By Bharat Kalra, LMT –
When I talk about “my body,” I am declaring that I am separate from my body. When I say “my mind,” I am declaring that I am not “my mind.” But, if I am not mind or body, then what am I?
Long ago, human life revolved around three basic needs: food, clothing, and shelter. All activity focused on making sure these three needs were met. As societies evolved and advanced, two more basic values emerged, values of vital importance still to this day: health and happiness.
What makes us healthy? What makes us happy? These two questions were seen as different matters. “Health” referred to bodily functions, and was a matter for science. “Happiness,” seen as a state of mind, was a matter for philosophy.
The great thinkers in science and philosophy always saw the link between health and happiness (remember Benjamin Franklin’s famous aphorism “Early to bed, early to rise…”). As our understanding of how the mind works advanced scientifically, the importance of mental health to physical health (and vice versa) became clearer.
We found that worry and stress tended to make people more vulnerable to illness. People who were happier were more resistant to disease. Studies in longevity revealed the importance of a positive attitude. The whole concept of the placebo is based on the platform that having positive thoughts can ultimately affect physical conditions.
Thus, we know our thoughts influence our health. Meditation—a method for focusing and “training” our thought—can have a tremendous impact on our physical well-being.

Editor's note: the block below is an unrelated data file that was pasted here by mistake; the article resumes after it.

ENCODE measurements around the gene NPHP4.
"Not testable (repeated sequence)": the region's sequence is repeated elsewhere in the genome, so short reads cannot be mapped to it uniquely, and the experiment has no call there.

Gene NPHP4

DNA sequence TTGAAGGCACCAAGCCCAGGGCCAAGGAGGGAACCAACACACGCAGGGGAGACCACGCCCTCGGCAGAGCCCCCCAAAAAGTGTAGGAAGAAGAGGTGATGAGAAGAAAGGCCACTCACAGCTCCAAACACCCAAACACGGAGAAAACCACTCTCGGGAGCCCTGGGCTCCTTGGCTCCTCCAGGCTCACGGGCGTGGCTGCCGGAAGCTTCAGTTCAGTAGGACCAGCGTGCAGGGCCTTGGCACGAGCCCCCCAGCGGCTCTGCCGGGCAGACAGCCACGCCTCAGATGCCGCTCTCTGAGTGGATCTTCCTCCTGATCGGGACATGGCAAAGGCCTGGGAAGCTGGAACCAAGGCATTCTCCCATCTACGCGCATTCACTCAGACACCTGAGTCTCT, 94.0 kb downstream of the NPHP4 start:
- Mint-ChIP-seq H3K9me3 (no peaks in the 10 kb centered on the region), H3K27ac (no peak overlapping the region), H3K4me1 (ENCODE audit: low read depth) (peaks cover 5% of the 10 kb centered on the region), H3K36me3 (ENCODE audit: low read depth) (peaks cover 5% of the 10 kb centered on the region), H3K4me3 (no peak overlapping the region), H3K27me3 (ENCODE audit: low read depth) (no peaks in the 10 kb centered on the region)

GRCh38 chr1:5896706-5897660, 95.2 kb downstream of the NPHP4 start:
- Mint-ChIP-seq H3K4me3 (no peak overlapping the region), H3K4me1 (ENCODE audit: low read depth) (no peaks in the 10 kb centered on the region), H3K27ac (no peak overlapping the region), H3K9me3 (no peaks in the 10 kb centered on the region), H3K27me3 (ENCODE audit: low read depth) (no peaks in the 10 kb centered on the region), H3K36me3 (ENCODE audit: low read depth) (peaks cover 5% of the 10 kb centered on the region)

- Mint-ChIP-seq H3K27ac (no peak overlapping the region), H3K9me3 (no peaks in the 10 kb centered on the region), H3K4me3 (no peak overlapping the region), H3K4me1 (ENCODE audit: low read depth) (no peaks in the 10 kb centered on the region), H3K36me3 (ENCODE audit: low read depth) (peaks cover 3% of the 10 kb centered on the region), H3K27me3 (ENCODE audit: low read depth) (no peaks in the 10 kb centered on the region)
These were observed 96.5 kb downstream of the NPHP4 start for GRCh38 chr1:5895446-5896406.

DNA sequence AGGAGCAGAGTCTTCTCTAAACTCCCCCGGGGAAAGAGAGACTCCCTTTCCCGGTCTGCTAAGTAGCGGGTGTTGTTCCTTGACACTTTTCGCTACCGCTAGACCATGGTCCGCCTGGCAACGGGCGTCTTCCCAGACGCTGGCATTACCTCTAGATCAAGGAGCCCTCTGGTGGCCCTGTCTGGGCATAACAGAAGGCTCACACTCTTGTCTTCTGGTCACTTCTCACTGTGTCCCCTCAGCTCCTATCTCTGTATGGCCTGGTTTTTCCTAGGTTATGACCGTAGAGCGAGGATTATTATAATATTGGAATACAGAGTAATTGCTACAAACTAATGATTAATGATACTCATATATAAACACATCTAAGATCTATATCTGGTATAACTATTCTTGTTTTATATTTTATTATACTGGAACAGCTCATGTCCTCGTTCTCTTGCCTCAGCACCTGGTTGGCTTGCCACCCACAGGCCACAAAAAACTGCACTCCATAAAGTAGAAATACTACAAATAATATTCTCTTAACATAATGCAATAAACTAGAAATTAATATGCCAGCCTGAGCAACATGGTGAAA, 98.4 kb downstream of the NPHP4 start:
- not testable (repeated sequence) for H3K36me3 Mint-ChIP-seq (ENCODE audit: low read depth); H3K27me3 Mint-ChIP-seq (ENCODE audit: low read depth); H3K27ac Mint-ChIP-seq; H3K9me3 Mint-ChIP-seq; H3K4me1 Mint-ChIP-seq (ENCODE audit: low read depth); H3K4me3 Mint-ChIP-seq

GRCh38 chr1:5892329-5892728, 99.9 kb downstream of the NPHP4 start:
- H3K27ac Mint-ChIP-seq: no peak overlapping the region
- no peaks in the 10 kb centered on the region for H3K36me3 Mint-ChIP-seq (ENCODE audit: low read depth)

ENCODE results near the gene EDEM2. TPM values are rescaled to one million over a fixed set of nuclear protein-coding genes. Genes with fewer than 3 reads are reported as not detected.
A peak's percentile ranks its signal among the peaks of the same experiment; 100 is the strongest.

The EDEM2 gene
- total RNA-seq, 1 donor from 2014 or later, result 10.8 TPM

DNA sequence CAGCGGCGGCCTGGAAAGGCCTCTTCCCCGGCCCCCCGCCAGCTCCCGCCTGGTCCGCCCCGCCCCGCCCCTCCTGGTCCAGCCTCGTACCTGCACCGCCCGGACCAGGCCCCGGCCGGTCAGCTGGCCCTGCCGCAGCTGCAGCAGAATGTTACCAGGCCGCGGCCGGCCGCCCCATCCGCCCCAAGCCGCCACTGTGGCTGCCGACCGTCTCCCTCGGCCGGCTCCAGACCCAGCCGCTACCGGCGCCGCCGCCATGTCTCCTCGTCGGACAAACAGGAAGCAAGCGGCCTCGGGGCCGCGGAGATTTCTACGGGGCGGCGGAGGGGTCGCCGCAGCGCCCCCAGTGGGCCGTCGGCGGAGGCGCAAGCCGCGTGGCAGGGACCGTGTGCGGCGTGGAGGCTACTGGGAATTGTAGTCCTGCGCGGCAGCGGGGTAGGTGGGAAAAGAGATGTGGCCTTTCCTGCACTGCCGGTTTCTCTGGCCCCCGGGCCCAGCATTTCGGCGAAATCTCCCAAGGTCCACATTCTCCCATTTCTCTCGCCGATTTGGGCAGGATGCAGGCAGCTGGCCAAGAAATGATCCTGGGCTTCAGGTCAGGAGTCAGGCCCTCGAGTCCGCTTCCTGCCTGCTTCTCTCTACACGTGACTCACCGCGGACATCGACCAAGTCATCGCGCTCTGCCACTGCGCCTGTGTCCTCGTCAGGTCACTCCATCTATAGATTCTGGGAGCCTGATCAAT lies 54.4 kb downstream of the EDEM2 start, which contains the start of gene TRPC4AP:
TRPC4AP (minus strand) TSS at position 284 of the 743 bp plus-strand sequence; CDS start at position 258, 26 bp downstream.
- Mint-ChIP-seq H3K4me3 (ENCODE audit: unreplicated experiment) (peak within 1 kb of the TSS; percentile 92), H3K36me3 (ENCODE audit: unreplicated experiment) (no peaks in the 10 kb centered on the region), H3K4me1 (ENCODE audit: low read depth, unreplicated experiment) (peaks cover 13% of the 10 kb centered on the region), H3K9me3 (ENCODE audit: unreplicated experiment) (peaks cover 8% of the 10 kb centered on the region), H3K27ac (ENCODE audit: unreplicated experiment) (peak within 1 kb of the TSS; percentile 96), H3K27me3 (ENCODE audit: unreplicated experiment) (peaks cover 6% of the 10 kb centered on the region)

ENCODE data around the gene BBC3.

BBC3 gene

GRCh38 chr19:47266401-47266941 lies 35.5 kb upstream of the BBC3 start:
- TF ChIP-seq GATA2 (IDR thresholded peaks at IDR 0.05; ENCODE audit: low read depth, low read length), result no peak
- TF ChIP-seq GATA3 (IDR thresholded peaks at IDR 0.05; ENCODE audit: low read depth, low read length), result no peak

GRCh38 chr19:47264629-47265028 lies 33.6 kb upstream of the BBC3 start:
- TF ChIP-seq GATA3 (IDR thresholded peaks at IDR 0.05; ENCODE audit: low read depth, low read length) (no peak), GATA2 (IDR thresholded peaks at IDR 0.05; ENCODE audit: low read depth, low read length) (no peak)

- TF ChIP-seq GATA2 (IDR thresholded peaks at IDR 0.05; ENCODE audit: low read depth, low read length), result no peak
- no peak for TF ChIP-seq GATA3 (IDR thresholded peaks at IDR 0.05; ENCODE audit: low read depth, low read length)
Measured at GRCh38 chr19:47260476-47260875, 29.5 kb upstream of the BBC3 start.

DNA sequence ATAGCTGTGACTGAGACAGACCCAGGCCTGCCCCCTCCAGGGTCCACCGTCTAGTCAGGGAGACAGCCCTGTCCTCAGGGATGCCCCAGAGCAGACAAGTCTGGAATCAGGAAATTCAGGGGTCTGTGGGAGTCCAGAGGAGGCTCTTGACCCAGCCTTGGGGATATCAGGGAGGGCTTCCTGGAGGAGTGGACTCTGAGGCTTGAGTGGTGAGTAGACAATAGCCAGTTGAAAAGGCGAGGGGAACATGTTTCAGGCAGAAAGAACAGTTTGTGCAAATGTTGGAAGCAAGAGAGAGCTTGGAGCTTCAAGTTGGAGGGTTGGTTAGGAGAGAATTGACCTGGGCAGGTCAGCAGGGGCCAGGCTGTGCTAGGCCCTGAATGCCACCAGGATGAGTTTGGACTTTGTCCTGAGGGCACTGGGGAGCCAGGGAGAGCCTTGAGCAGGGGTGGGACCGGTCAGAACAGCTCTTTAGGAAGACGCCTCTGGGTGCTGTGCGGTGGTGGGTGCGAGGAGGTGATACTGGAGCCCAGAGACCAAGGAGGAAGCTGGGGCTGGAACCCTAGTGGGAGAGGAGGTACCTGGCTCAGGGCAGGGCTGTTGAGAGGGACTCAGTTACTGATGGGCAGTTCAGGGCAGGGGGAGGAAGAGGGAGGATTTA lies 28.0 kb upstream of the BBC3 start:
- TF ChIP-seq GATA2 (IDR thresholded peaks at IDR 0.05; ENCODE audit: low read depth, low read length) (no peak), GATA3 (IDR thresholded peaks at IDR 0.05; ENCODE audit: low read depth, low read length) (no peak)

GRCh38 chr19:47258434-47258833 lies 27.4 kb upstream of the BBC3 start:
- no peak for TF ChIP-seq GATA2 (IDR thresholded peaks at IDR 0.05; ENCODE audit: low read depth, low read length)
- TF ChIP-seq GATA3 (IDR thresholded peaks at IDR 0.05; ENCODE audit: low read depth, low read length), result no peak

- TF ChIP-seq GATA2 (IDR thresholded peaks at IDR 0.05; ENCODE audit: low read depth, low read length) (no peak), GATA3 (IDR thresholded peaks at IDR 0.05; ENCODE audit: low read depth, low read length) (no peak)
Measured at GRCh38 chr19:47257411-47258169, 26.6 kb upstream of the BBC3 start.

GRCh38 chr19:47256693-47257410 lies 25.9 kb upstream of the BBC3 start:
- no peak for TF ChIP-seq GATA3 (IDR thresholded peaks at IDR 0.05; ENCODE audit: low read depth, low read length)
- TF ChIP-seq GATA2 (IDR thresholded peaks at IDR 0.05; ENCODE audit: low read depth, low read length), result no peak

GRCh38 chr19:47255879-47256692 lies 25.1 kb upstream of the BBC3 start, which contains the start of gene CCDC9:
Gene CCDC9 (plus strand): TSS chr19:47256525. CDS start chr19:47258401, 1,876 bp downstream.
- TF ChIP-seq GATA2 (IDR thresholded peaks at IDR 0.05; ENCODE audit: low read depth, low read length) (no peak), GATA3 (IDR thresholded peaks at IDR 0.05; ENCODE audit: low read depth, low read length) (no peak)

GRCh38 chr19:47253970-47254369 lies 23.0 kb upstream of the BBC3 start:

What is Stress?
If asked to describe good health, I might say it is the absence of disease. I would say happiness is the absence of grief and sadness. Similarly, meditation can be understood only when we can define stress, which can be a positive force. In human history, finding food, clothing and shelter was prompted by the stress of not having these things. So stress that prompts us to act is positive stress. Positive stress helps us carry on with our day-to-day life. When the body needs water, the brain tells us to pick up the glass and drink some water. When the bladder is under stress, we know what we need to do.
While reading this article, close your eyes and observe what is going on in your mind. Do this for 10 minutes without interruption. You will realize just how crazy our inner world can be, with multiple thoughts crossing the mind every minute, most of them totally irrelevant.
When you analyze these thoughts, you observe that most are either connected to the past or to the future. The past is gone and can’t be changed, while the future remains out of reach. Both are effectively out of our control.
Stress is the by-product of fear—the anxiety of feeling that the past and the future are out of our control. The body is prompted to take action, but this action never takes place. Negative thoughts take shape and grow in the mind. This creates negative stress.
The present is the link between the past and future. This link carries the secret key to the happiness we have been discussing. That key is meditation. Meditation is nothing but the art of disconnecting from the past and anxiety about the future, and learning to live in the present moment.
Meditation is sometimes described as concentration; this is true to a very limited extent. With the mind so full of thoughts, concentration on any one subject is a tool to minimize and focus mental activity. Then, when the mind starts fully concentrating on that one object, even that object is removed. What is left for the mind to hang onto? Nothing! That is when real meditation starts. We learn the art of not doing anything, and become observers, rather than doers.